I don’t know about you, but I’m really impatient.
If you were to ask someone close to me to name my worst quality, that’s usually the first thing that would come up.
Of course, I’m not proud of my impatience. Thinking about it, though, begs the question, “Why am I like this?”
Sometimes it’s something simple like waiting in line for coffee or it could be something big like waiting for God to make a “move” in my life.
Because here’s the thing, I know that God’s ways are better than mine. I know His plans are better than mine, but sometimes I don’t like it.
So, why do I have such a hard time waiting? Why do I have the constant feeling of longing for something more?
Oh wait, isn’t that the whole point of Genesis 3? When God created the earth, He gave everything to mankind. Adam and Eve were given all the plants and animals, and then they were called to subdue and fill it. But, even with all the earth at their fingertips, Adam and Eve questioned God’s commands. When the enemy tempted them, they did exactly what God has asked them not to do. That’s when sin entered the world and broke everything good.
This one act broke communion with God, and with it, brought many consequences. There’s a pretty long list, but one of the consequences of broken communion with God is a continual waiting or longing.
Of course, waiting isn’t new. We see back in the Old Testament countless stories of people of God waiting on Him. Sometimes the season of waiting was brought on by sin and sometimes God had a plan for the season of waiting.
- Noah was called to build a massive ark which took an insane amount of time, but then had to wait for the flood waters to come (Genesis 7).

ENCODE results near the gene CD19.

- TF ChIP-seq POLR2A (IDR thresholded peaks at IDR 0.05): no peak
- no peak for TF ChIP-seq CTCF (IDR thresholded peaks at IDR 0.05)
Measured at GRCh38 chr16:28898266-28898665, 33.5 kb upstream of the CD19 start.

- Abraham was promised that a multitude of people would call him father, but he had to wait for his son Isaac to be born (Genesis 21).
- Joseph had to wait for redemption, while being sold into slavery and imprisoned (Genesis 37).
- Israel waited over 400 years to be freed from slavery under Egypt (Genesis 15:13).
- Israel wandered in the wilderness for 40 years before reaching the Promised Land (Numbers 13).
All of these events mirrored the waiting and anticipation of a coming Savior.
And that’s exactly what happened. At the perfect time, God sent His son to be the ransom for many and to restore communion with God. Because of the life, death and resurrection of Jesus, we now have communion with God. And yet, we still live in a broken world.
So, why do we still wrestle with waiting?
The communion that Adam and Eve experienced was completely untouched by sin. They didn’t know what sin was until it was introduced by the serpent. When we enter into a relationship with Jesus, we experience the transformation from being dead in sin to being brought to life in Him. But since we still live in a broken world, we still wrestle with the sin nature.
This longing we have is to be with Jesus, fully perfect and without sin.
We see this in the life of Paul. Even after Paul lived life with Jesus and knew Jesus, he still experienced seasons of waiting. Specifically, in 2 Corinthians 12:7-10, we see that Paul was given a thorn that kept him from becoming conceited. Paul asked God three times to take it away, but God’s response was, “My grace is sufficient for you, for my power is made perfect in weakness.” Even Paul longed for the day when this thorn would be taken from him, but it never was. Instead, it was a reminder of the grace and power of God in his life.
Even in the waiting, we can be assured that God is doing something for our gain and His glory. Maybe we will see the waiting come to an end or like Paul, maybe not.
But, it’s still hard. To wait and not know the outcome or time frame is hard.
And yet, we have hope in and through Jesus. This leads us to remain faithful in the waiting, to be diligent in the longing, to be content in the unknown.
by Emily LaGrone